Now, if you’re anything like me, you want to play a game just like this. Pull the levers and try to come up with a solution where the little elf is saved and the goblin is toasted by laval. Especially when you’re told it’s really hard to solve. I so want to play that game. So I click on it, and then I get this!
Farmville!? Are they bleeping kidding me!? I don’t want to spend time planting crops, reaping products, hammering stones, just to do it over and over again with constant Grain shortages and energy shortages. This is not my idea of fun. This is total balderdash and a complete waste of my time. I wanted to rescue elves, not visit some stupid plantation called Taonga! I want a challenge that takes at most a half-hour, like Sudoku, or rescue elves by pulling levers, … or by guessing numbers in Lothar.
The problem with false advertising on Facebook has become so pervasive that there’s actually a petition to ban it. Unfortunately, most false advertising suits hang on financial loss, like you paid money thinking you’d get one thing but in the end you got another. In this case, with Freemium games monetization, the cost to the victim isn’t so much money as it is time wasted trying to play the game in the hopes of getting to the elf-rescue level only to finally realize it’ll never come. If the player does spend money to enhance game play, then there may be a suit, but by that time it’s likely the user already accepted the alternate game play and was just falling into the Freemium trap.
So the next time you see an advert on social media that claims to allow you to rescue the elf, or the princess, or the adventurer by pulling some levers to redirect lava, or water, or slime, just scroll past. Just scroll past. And play some Lothar because I wrote it and I’m available for hire.
Today in my friend C.J.’s Author Meetup, the wonderful PR person, Ami Neiberger-Miller came and spoke about what goes in to promote your brand. As usual, C.J. held a wonderful event and I was able to get some great advice on how to increase my public presence to help sell my books, my speaking engagement, screenplays, acting performances, and my many advocacy issues.
The first question you must ask yourself: What are your personal goals? Who are you writing for? Personally, I am not sure. I think I write for folks who want to escape reality, who want to get away from their dreary lives and see what could be. Who want to see what science teaches us and what the future will bring. Who like fast cars and fuel efficient cars and cars based on domestic energy that drive themselves and help protect the Environment. Some have said no woman would ever willingly read my material. I would be sad if that were true and I don’t believe it to be so. I love it when women, men, young, old, African, Indian, Chinese, and European all love my work. But I know I need to focus.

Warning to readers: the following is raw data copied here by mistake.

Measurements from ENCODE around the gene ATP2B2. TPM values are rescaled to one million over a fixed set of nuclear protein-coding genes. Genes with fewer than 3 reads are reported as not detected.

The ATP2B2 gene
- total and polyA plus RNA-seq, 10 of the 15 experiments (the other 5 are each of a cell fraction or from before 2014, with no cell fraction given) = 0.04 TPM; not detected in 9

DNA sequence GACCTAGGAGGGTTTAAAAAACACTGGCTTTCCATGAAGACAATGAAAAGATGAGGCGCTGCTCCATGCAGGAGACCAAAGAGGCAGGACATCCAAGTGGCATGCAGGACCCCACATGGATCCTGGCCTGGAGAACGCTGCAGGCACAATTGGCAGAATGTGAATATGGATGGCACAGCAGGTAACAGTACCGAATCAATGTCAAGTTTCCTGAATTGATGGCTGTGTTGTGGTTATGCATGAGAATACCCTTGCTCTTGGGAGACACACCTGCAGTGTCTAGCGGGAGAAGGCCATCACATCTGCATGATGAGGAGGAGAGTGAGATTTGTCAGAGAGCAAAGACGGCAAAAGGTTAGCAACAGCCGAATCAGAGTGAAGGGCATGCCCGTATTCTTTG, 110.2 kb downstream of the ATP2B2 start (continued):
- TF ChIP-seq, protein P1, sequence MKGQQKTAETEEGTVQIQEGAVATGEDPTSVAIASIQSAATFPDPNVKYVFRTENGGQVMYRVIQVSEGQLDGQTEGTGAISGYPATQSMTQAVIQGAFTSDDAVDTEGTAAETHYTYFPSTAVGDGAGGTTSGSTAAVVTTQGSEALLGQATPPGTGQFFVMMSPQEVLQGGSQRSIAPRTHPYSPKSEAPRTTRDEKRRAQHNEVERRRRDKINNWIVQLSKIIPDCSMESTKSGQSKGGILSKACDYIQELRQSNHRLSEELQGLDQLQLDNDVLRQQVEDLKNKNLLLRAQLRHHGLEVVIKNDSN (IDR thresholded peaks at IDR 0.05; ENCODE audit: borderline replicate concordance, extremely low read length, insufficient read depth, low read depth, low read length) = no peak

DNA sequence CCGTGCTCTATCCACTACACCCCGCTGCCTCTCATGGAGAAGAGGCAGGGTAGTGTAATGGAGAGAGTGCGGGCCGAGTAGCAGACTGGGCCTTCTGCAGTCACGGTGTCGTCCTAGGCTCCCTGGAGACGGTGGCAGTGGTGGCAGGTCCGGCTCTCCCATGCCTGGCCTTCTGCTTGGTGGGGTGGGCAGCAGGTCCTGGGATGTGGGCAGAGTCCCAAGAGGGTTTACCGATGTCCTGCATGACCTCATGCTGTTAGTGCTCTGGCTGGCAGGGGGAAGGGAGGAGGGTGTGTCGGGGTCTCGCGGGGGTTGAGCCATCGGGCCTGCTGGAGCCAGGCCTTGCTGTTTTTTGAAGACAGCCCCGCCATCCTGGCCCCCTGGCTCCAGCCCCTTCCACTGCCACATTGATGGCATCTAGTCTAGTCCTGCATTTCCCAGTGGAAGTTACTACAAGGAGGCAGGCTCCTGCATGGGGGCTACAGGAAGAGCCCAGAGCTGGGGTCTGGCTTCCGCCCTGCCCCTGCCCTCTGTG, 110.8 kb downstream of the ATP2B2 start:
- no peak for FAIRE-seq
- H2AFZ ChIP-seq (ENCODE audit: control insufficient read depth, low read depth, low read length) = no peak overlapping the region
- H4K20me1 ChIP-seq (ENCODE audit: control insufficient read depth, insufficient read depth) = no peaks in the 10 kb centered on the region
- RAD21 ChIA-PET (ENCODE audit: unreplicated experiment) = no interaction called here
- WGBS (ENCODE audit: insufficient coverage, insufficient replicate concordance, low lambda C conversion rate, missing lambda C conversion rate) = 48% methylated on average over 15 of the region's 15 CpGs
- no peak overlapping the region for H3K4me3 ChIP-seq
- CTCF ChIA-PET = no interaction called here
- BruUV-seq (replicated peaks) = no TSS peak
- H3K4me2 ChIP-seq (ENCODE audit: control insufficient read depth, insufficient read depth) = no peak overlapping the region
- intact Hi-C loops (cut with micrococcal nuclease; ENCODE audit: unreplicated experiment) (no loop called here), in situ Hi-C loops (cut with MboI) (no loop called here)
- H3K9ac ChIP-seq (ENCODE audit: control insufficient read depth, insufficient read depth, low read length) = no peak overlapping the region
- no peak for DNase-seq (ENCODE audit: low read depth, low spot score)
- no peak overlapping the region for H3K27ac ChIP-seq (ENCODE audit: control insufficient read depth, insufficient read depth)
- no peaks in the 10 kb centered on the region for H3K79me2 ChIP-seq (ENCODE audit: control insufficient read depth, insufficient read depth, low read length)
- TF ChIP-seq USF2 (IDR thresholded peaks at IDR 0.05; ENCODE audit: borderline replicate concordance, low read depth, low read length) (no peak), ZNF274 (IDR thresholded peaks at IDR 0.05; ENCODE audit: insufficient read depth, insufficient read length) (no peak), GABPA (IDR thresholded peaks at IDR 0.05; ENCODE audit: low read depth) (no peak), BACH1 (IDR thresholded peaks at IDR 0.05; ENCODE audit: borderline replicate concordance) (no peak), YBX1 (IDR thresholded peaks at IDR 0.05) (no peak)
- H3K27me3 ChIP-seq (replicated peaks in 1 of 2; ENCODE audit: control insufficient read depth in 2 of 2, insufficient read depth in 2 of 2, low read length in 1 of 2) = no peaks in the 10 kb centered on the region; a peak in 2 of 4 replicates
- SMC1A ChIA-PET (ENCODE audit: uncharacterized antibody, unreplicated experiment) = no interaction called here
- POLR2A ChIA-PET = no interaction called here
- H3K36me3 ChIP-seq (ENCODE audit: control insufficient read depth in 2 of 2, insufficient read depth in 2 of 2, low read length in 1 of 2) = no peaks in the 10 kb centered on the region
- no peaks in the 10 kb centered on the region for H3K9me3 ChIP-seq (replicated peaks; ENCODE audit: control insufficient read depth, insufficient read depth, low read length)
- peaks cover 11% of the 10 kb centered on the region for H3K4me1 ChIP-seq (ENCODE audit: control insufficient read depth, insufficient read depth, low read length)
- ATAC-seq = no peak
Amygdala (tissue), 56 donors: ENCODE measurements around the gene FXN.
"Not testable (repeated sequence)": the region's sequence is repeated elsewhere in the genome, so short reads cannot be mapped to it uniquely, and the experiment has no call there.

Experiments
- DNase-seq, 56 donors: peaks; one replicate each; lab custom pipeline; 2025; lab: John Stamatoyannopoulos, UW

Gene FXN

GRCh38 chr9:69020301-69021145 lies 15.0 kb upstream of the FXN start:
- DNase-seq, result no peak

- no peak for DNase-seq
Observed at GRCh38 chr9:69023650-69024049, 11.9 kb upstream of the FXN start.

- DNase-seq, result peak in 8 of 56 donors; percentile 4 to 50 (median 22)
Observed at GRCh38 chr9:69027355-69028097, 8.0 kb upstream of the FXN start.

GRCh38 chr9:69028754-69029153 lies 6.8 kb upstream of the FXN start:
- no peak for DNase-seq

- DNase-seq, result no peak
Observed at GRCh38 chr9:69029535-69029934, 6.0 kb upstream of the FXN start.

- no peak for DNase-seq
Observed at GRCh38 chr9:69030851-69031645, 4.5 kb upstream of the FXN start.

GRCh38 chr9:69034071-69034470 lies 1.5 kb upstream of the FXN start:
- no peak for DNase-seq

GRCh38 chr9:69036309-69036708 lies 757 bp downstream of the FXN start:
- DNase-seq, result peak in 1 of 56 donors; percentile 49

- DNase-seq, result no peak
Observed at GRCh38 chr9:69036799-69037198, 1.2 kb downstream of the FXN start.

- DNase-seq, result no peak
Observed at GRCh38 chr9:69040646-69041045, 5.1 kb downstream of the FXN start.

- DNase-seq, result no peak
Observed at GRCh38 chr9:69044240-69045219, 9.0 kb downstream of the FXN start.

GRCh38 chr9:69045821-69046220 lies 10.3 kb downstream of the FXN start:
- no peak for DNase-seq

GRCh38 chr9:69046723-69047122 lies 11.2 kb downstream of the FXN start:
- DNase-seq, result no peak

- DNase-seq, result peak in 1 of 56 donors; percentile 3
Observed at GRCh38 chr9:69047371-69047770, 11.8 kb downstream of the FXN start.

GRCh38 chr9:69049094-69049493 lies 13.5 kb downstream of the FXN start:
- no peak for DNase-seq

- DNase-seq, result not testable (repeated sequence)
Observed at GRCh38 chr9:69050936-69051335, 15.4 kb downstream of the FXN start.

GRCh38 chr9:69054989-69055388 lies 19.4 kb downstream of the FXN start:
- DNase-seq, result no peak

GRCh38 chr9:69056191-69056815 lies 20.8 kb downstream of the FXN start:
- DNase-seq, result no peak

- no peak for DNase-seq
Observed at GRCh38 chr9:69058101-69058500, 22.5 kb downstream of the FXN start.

Once you’ve decided your audience, it’s time to set goals. You need benchmarks to see where you stand and see where you need to improve. You should make sure you’re not overextending yourself either. Take some time to think about what you think is feasible and work towards that. Rome wasn’t built in a day.
Once you have your goals, make a plan. What do you plan to post, tweet, share, or whatnot on which days. Make a schedule. Perhaps Mondays are Lasagna days, Wednesdays are Beach days, and Saturdays are days for green plants. Check off your progress as the month progresses. C.J. has some great books, in fact, to help you keep yourself on schedule.
At the end of the month, track your progress. Use things like Facebook and Twitter Insights. What worked for you? What was a total failure. Who are your fans? Which posts/tweets got the most likes? Where is there room to improve? Where should you cut your losses? All these questions will help you plan the next month and where to focus.
And then you repeat.
All in all, a great event. Thank you C.J. and can’t wait to see what you have planned for our next event.
Tis another somber day in Richmond today. But please know, hope is far but all lost. We fought, we spoke, and the esteemed Chariman Deeds was very kind to us all (he would have made a most excellent—and lawabiding—Governor!)
I met Eileen Reavey at the Senate Committee Meeting Room 3 as the Senate was still in Virginia Session. Pam, Nancy, and all my fellow NPVIC: Virginia advocates were there and we watched with anticipation for the Committee Meeting to begin.
I was shocked, though, to see a number of luddite Anti-Vaccine women who have clearly been watching porn-star videos and disbarred British researchers far too much to understand the basics concepts of Herd Immunity and Correlation does not mean Causation. They were apparently there to taunt us NPVIC folks but we would not be intimidated. We knew we had right and logic on our side.